The present invention relates to ovulation control by regulating nitric oxide levels. To prevent ovulation, nitric oxide levels may be lowered using a nitric oxide synthesis inhibitor, alone or in combination with at least one of a progesterone, an estrogen, an antigonadotropin and a GnRH antagonist or the like. Nitric oxide levels may be increased to stimulate ovulation using a nitric oxide source, alone or in combination with at least one of a gonadotropin and clomiphene or the like.
Ovulation is the process where an ovum or ova are released from the ovaries. The timing of ovulation within the menstrual cycle is of foremost importance for fertilization. Since the life span of both spermatozoa and the unfertilized ovum is limited, fertilization must take place within hours after ovulation if conception is to occur during that menstrual cycle.
Ovulation is under the control of circulating estrogen and progesterone levels from the ovary and gonadotropins from the pituitary. During the normal menstrual cycle in women these hormones exhibit cyclic patterns. The menstrual cycle can be functionally divided into three phases; the follicular, the ovulatory and luteal phases. The follicular period begins in the late luteal phase of the preceding cycle with a rise in blood levels of follicle stimulating hormone (FSH, a gonadotropin) and a concomitant initiation of ovarian follicular growth. Luteinizing hormone (LH, the other gonadotropin) blood levels also rise but start one or two days later than FSH levels. In the second half of the follicular stage, ovarian secretion of estradiol (E2) and estrone (E1) by the ovary increases slowly at first, then rapidly reaches a maximum on the day before the LH peak. The rise in plasma estrogen levels is accompanied by a decrease in FSH levels.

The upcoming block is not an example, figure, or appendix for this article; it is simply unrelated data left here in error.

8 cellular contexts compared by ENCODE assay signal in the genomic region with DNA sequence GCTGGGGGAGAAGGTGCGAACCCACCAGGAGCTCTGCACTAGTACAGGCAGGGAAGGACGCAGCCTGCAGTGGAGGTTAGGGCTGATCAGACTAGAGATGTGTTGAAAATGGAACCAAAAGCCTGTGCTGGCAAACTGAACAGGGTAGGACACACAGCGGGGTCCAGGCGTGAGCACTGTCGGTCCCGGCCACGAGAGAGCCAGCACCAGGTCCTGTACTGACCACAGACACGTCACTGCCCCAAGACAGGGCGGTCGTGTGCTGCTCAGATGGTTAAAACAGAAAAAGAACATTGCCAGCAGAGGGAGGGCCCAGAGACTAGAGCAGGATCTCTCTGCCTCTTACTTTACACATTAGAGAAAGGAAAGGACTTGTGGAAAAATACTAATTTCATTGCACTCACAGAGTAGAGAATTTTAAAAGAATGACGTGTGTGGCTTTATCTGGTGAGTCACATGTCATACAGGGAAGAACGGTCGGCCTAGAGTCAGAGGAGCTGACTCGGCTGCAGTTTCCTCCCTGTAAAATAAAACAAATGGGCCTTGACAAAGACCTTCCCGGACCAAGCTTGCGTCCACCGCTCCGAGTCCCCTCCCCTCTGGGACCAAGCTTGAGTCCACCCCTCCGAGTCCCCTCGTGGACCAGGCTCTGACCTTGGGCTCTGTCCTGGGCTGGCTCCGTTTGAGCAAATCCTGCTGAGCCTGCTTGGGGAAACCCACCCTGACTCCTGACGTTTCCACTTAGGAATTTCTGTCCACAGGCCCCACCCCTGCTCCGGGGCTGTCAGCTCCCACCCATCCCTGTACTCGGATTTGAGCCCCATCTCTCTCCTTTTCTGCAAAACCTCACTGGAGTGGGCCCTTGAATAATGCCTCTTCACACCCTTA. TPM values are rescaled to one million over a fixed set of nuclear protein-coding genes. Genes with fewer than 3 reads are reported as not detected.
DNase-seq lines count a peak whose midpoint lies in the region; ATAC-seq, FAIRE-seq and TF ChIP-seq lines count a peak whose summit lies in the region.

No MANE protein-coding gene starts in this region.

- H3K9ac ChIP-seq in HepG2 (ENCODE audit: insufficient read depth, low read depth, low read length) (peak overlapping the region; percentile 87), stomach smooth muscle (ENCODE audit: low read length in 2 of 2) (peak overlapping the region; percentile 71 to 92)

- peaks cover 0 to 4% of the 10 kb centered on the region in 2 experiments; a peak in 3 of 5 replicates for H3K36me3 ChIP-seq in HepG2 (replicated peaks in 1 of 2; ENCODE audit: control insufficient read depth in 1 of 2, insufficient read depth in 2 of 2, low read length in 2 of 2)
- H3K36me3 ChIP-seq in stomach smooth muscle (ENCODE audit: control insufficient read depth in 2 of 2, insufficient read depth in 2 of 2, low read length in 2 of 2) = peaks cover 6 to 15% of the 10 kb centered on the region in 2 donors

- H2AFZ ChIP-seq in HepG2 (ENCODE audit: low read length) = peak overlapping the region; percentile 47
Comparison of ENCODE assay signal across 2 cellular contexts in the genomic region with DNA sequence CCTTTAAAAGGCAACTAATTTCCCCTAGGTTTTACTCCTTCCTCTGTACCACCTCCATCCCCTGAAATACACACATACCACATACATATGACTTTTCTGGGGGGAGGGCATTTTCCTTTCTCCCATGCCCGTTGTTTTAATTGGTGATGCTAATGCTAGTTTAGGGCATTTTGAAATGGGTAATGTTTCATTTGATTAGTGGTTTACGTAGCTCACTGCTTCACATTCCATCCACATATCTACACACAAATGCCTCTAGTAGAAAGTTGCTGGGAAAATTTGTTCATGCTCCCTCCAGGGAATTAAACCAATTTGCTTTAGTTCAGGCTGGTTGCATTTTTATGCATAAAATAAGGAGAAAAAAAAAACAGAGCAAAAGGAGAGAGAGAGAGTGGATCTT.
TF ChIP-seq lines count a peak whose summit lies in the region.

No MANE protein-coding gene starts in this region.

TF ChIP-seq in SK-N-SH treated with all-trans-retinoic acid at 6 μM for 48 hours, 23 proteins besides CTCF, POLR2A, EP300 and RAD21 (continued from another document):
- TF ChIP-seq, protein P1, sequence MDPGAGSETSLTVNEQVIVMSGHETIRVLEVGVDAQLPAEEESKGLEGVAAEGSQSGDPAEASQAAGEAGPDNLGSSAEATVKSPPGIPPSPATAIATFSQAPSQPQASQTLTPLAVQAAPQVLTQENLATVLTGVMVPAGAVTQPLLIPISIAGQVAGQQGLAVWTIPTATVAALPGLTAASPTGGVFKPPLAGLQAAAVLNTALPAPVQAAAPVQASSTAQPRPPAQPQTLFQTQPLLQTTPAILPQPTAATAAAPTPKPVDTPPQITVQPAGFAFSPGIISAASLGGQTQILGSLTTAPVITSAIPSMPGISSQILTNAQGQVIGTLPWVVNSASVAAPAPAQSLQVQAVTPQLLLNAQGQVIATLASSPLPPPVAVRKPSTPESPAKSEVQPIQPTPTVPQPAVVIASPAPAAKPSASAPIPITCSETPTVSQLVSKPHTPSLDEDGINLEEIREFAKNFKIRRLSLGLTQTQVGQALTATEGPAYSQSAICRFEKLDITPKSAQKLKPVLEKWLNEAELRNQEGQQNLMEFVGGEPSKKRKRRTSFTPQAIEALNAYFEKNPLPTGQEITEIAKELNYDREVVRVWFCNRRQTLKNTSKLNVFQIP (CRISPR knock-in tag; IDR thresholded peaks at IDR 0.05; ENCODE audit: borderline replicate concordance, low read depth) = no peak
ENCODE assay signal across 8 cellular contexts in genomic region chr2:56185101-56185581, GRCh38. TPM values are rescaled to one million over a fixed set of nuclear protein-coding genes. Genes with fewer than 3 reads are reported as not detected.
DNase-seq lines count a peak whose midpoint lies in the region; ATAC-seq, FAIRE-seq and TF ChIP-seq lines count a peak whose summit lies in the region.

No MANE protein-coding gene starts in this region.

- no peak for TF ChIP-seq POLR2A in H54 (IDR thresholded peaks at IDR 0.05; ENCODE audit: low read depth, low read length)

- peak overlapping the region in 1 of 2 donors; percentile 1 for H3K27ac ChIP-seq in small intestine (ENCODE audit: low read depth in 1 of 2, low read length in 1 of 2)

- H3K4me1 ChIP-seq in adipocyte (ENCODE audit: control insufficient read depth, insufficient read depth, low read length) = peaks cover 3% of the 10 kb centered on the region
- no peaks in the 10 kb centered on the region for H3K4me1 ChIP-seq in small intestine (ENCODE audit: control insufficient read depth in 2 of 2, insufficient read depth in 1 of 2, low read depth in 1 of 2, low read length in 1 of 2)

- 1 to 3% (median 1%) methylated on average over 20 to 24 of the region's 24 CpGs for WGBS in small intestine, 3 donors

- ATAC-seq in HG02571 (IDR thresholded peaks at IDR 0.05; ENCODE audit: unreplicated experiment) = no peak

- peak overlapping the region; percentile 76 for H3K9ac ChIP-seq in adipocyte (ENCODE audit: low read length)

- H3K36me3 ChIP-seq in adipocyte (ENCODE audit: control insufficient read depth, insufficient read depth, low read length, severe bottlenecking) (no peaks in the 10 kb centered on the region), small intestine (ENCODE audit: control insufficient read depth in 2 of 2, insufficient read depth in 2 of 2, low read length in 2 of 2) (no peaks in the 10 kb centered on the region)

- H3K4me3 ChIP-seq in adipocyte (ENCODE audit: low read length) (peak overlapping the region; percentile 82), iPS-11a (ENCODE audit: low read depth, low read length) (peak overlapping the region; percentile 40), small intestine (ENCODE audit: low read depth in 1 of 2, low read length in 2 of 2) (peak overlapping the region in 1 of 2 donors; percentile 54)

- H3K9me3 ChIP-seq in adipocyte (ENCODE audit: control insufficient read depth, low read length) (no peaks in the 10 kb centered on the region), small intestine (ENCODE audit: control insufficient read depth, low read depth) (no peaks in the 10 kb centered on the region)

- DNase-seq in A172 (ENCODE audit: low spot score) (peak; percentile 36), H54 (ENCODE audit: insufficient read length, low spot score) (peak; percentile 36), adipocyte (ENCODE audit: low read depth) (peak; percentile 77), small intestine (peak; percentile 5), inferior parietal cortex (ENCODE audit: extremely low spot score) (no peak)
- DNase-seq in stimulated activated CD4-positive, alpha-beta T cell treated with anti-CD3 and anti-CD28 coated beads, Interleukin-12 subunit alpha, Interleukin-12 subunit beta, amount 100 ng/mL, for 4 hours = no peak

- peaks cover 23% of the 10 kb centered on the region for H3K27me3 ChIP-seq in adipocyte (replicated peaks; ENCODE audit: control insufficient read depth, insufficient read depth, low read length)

During the ovulatory phase there is a rapid rise in blood LH levels which leads to the final maturation of the ovarian Graafian follicle, follicular rupture and discharge of the ovum some 16 to 24 hours after the LH peak. Just prior to ovulation blood E2 levels drop dramatically and plasma progesterone levels begin to rise.
Following ovulation, during the luteal phase, the post-ovulatory ovarian follicle cells are luteinized to form a corpus luteum. The most important feature of the luteal phase of the menstrual cycle is the marked increase in progesterone secretion by the corpus luteum. There is a smaller increase in estrogen levels. As progesterone and estrogens increase, LH and FSH decline throughout most of the luteal phase but FSH begins to rise at the end to initiate follicular growth for the next cycle.
Progesterone and estrogen secretion by the ovary are controlled respectively by levels of LH and FSH. Negative and positive feedback inhibition of progesterone and estrogens regulate the hypothalamus to control luteinizing hormone--releasing hormone (LHRH also termed gonadotropin releasing hormone, GnRH). During periods of high circulating blood levels of progesterone and estrogen, low amounts of LH-RH are produced. Inversely, when progesterone and estrogen levels are low in the blood, high amounts of LH-RH will be produced. However, some progesterone is required to initiate the LH surge. LHRH synthesis in the hypothalamus stimulates the anterior pituitary to synthesize and secrete LH and FSH.